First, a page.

Recent Blog Articles
I’m too young to have Alzheimer’s disease or dementia, right?
Asking about guns in houses where your child plays
Behavioral weight loss interventions: Do they work in primary care?
Who needs treatment for ocular hypertension?
The popularity of microdosing of psychedelics: What does the science say?
AFM: A scary polio-like illness
When can women with early-stage breast cancer skip radiation after lumpectomy?
Palliative care frightens some people: Here’s how it helps
The case of the bad placebo
Taking up adaptive sports
What Is It?
Chlamydia is a sexually transmitted infection spread by having unprotected sex with someone infected with bacteria called Chlamydia trachomatis. These bacteria are found in the urine and genital secretions of infected people. Chlamydia can affect several areas of the reproductive system, causing urethritis, vaginitis, cervicitis and pelvic inflammatory disease (PID). Chlamydia also can cause eye infections and pneumonia in newborns delivered by mothers who have chlamydia.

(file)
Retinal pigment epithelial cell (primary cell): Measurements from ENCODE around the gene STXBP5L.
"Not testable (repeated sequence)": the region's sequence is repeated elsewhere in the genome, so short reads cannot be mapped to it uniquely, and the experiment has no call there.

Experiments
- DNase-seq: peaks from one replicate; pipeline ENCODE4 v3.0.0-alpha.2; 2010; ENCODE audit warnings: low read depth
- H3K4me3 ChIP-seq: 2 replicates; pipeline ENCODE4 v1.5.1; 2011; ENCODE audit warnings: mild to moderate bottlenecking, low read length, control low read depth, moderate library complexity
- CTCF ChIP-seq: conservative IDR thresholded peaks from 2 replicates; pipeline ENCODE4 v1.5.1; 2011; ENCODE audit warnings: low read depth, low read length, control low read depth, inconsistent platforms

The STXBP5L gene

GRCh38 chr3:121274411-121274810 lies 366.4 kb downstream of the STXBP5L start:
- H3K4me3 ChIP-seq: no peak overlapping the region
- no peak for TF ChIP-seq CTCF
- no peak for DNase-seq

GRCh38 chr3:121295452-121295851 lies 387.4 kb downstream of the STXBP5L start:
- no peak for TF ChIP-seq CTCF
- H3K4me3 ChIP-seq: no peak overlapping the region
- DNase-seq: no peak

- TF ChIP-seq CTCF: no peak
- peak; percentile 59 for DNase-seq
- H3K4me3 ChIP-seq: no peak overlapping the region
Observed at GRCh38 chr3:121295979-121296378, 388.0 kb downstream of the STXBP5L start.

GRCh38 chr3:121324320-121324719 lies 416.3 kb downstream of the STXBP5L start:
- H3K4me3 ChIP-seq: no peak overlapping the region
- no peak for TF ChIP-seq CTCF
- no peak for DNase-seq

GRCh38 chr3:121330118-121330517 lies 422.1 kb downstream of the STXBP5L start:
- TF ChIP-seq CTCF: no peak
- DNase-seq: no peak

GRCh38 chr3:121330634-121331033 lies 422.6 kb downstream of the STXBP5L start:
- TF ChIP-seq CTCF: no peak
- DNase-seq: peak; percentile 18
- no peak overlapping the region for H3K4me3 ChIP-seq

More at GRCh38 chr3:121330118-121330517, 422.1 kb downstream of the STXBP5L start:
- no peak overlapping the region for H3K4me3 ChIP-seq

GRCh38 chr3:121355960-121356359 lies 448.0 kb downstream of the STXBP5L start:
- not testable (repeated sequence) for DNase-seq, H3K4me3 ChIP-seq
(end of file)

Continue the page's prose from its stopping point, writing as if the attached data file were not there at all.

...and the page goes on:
Chlamydia is one of the most common sexually transmitted infections. Infections occur most often in unmarried people under age 25 who have had two or more sex partners during the previous year. In women, chlamydia that is not treated can lead to infertility, chronic pelvic pain and tubal pregnancy, in which the fertilized egg implants and grows in the fallopian tube, rather than the uterus.
To continue reading this article, you must log in.
Subscribe to Harvard Health Online for immediate access to health news and information from Harvard Medical School.
- Research health conditions
- Check your symptoms
- Prepare for a doctor's visit or test
- Find the best treatments and procedures for you
- Explore options for better nutrition and exercise
I'd like to receive access to Harvard Health Online for only $4.99 a month.Sign Me Up
Already a member? Login ».
As a service to our readers, Harvard Health Publishing provides access to our library of archived content. Please note the date of last review or update on all articles.
No content on this site, regardless of date, should ever be used as a substitute for direct medical advice from your doctor or other qualified clinician.
Free Healthbeat Signup
Get the latest in health news delivered to your inbox!